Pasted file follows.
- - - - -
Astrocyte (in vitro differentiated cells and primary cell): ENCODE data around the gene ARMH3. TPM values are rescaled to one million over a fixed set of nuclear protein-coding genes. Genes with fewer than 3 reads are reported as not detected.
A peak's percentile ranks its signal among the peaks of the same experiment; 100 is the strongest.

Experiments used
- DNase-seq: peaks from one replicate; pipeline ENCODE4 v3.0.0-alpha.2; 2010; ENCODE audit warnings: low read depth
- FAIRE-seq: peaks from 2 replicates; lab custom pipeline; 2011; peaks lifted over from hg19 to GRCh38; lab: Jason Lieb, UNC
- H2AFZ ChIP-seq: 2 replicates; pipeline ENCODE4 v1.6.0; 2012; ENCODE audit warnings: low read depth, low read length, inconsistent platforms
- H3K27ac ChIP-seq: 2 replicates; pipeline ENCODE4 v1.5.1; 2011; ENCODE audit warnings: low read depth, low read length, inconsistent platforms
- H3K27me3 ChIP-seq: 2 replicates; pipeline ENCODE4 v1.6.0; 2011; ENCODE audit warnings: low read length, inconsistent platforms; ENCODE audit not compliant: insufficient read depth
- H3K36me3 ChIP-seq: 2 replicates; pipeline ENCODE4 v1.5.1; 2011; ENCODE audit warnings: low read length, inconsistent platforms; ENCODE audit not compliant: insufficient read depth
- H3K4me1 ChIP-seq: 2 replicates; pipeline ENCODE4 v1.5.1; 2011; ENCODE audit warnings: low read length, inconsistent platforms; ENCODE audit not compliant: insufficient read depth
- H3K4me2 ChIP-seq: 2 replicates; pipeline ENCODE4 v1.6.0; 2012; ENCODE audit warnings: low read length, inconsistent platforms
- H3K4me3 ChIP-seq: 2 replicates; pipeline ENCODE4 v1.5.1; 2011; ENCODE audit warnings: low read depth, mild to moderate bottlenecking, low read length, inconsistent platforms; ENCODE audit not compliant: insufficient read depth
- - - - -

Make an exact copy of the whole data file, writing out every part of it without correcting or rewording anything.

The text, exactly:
Astrocyte (in vitro differentiated cells and primary cell): ENCODE data around the gene ARMH3. TPM values are rescaled to one million over a fixed set of nuclear protein-coding genes. Genes with fewer than 3 reads are reported as not detected.
A peak's percentile ranks its signal among the peaks of the same experiment; 100 is the strongest.

Experiments used
- DNase-seq: peaks from one replicate; pipeline ENCODE4 v3.0.0-alpha.2; 2010; ENCODE audit warnings: low read depth
- FAIRE-seq: peaks from 2 replicates; lab custom pipeline; 2011; peaks lifted over from hg19 to GRCh38; lab: Jason Lieb, UNC
- H2AFZ ChIP-seq: 2 replicates; pipeline ENCODE4 v1.6.0; 2012; ENCODE audit warnings: low read depth, low read length, inconsistent platforms
- H3K27ac ChIP-seq: 2 replicates; pipeline ENCODE4 v1.5.1; 2011; ENCODE audit warnings: low read depth, low read length, inconsistent platforms
- H3K27me3 ChIP-seq: 2 replicates; pipeline ENCODE4 v1.6.0; 2011; ENCODE audit warnings: low read length, inconsistent platforms; ENCODE audit not compliant: insufficient read depth
- H3K36me3 ChIP-seq: 2 replicates; pipeline ENCODE4 v1.5.1; 2011; ENCODE audit warnings: low read length, inconsistent platforms; ENCODE audit not compliant: insufficient read depth
- H3K4me1 ChIP-seq: 2 replicates; pipeline ENCODE4 v1.5.1; 2011; ENCODE audit warnings: low read length, inconsistent platforms; ENCODE audit not compliant: insufficient read depth
- H3K4me2 ChIP-seq: 2 replicates; pipeline ENCODE4 v1.6.0; 2012; ENCODE audit warnings: low read length, inconsistent platforms
- H3K4me3 ChIP-seq: 2 replicates; pipeline ENCODE4 v1.5.1; 2011; ENCODE audit warnings: low read depth, mild to moderate bottlenecking, low read length, inconsistent platforms; ENCODE audit not compliant: insufficient read depth